For several years WD had been recommending not using their Green drives in RAID arrays. Recently I saw they okayed their use in 2 drive (RAID0 or RAID1) configurations. Given WD recommendation I have avoided using them in RAID5.

Too bad WD didn't make these Red drives with an Unrecoverable Read Error rate of 10^15 versus the typical 10^14 for a consumer drive. That seems to be one advantage that Samsung drives have. Many are rated at 10^15, but now that Seagate has taken over Samsung HDD not sure how long that will remain true.

Great article. Appreciated all your hard work compiling and sharing these results.

July 12, 2012 | 12:52 PM - Posted by Anonymous (not verified)

Yeah.. the scenario described is precisely why I don't run any kind of hardware RAID on a home server.
Right now the flavor of choice is ZFS and RAID-Z. zpool scrub for the win. :)

July 12, 2012 | 05:19 PM - Posted by Anonymous (not verified)

This may be a stupid question but here goes. Could regular use of some kind of hdd utility such as "spinrite" go some way to preventing problems( i say stupid because i don't even know if such utilities are able to be ued with a raid set up.)?

July 13, 2012 | 04:01 PM - Posted by jgstew

You could use a utility like SpinRite, but you would have to take the RAID offline, run SpinRite on each drive individually, and then bring the RAID back online. I'm not sure I'd recommend this option.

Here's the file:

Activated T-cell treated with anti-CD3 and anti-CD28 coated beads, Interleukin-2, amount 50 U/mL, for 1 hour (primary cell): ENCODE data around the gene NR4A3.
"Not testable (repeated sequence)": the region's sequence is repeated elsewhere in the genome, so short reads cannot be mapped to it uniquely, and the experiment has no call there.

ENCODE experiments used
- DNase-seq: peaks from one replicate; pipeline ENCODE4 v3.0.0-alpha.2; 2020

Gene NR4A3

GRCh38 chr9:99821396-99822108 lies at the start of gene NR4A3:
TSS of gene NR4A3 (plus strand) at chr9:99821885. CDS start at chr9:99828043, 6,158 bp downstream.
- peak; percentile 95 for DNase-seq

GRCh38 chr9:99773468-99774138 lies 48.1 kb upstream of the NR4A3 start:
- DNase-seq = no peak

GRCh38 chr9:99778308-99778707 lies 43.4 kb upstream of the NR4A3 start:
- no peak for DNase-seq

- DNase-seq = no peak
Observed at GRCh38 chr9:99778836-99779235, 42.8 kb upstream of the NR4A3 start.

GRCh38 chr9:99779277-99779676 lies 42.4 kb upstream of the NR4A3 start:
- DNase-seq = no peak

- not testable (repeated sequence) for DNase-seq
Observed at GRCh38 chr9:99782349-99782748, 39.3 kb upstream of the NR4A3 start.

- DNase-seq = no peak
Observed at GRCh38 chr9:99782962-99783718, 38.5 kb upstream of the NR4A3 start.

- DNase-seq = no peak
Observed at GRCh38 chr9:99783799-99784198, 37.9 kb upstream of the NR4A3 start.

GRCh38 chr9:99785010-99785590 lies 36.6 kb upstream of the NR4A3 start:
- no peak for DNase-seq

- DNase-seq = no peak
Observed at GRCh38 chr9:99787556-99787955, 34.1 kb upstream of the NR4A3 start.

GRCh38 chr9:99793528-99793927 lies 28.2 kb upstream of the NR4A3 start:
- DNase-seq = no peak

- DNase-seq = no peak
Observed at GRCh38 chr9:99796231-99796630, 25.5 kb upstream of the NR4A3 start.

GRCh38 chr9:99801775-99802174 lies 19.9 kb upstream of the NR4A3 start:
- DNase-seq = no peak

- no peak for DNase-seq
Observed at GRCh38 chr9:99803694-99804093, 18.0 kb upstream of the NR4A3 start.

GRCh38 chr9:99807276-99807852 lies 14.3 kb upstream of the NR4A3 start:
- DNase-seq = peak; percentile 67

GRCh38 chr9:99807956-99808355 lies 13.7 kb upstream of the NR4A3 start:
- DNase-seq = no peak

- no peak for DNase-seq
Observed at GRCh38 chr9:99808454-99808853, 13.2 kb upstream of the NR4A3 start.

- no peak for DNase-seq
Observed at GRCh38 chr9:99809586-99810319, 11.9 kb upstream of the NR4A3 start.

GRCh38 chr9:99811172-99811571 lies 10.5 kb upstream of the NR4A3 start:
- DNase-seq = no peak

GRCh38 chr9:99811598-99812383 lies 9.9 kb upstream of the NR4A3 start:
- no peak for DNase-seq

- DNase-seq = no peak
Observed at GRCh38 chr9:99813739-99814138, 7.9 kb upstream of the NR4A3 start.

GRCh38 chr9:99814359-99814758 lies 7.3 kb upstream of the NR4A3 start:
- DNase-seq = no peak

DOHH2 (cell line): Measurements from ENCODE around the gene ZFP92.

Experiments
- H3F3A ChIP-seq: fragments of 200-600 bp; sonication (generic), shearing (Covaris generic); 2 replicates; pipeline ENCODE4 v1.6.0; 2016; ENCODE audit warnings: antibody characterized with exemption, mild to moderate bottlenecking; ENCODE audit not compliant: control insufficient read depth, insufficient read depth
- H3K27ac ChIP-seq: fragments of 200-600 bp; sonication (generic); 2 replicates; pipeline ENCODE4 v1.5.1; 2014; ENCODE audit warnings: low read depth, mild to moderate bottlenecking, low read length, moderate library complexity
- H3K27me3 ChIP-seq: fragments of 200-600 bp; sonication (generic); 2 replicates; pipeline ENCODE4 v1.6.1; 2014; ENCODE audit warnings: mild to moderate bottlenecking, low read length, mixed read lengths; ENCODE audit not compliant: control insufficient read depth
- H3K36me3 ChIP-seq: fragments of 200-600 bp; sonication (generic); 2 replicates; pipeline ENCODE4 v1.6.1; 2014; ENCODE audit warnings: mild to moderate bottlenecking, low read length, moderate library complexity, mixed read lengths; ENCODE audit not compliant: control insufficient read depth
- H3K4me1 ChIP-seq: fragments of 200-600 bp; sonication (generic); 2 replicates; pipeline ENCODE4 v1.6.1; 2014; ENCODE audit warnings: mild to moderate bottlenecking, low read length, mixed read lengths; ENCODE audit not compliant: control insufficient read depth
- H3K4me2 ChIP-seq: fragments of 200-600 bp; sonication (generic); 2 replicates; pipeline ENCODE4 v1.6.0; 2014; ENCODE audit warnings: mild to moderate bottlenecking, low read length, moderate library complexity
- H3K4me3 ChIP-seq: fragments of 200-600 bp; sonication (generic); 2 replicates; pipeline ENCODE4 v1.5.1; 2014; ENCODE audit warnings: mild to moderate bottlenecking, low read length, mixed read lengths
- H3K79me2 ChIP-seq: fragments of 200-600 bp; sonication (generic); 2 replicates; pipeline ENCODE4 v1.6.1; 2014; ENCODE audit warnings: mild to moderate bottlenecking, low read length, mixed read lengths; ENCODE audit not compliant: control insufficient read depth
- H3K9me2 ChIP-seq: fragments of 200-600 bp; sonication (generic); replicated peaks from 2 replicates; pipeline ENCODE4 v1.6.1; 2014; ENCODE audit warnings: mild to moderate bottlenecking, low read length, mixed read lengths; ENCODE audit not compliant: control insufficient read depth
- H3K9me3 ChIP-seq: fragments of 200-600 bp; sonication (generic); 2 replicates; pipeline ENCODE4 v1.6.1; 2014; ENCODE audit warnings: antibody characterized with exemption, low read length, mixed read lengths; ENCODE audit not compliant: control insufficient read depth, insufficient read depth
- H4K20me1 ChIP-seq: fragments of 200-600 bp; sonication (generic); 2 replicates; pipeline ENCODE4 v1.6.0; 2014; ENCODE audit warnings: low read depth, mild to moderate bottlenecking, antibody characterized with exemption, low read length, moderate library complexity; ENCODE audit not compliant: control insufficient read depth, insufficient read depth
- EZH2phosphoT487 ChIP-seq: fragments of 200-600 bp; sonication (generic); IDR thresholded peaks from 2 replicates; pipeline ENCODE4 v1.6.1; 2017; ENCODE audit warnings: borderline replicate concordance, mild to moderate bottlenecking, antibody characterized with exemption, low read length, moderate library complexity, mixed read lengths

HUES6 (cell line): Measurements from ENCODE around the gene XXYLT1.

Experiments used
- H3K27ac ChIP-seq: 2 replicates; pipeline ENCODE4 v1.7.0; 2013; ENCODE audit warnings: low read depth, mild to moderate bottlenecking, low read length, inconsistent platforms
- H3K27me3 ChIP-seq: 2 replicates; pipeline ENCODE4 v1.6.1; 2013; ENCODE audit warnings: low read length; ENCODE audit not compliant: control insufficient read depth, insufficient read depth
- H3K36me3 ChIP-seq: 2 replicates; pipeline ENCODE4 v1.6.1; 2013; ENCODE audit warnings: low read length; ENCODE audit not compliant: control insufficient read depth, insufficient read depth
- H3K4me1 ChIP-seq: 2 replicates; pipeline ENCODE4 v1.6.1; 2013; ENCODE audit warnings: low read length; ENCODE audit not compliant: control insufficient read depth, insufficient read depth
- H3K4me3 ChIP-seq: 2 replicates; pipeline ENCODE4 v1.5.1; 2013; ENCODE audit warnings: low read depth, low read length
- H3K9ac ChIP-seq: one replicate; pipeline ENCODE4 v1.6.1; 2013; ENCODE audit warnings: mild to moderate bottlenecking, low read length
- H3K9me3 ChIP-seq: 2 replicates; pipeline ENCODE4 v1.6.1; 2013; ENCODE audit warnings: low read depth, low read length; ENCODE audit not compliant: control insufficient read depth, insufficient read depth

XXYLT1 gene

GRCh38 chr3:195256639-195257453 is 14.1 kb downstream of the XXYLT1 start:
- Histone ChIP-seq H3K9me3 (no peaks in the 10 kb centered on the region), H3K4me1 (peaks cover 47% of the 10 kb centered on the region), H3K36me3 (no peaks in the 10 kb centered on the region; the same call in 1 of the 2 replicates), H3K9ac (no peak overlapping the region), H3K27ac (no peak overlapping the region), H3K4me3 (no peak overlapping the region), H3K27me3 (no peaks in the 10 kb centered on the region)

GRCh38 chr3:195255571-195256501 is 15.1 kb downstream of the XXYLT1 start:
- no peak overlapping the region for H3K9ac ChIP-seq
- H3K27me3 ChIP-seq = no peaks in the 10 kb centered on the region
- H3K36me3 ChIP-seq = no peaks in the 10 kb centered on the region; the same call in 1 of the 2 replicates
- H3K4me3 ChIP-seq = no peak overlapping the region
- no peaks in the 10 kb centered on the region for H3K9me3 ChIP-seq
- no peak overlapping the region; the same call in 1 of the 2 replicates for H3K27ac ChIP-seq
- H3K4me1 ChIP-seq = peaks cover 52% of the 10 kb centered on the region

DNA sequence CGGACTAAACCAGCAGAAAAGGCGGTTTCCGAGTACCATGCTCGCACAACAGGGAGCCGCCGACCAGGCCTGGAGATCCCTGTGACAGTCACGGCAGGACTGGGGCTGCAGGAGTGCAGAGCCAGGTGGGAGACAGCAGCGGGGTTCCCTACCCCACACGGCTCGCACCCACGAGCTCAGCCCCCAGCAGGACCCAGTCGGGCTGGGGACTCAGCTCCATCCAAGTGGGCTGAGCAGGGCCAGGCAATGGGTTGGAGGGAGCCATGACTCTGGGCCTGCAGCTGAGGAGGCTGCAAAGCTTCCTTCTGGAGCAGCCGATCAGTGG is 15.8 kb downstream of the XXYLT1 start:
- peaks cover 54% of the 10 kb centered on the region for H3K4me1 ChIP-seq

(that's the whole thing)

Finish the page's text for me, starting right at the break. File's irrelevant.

You could try to run SpinRite on a RAID while it is online at level 2, and it would do something similar to reading the entire RAID, but SpinRite does not have true block level access to the drive itself like it expects when drives are in RAID (other than RAID 0)

July 16, 2012 | 01:01 AM - Posted by Allyn Malventano

With the controller logic being on the *drive* side of modern drives, there are severe limits to what Spinrite can accomplish. It's a great tool for exercising the entire drive surface by reading / writing / etc. Spinrite is coded to not timeout so easily on read errors, so it has a much more likely chance of making it across the whole disk span and prompting bad sectors to be mapped out, etc. Attempting the same feat under Windows would likely cause the drive to disappear after Windows gives up trying to access it after repeated errors.

July 13, 2012 | 03:20 AM - Posted by spacekiek

Yes, I’ve been obsessing about this “bit error” issue on my Synology RAID-5 setup for some weeks now.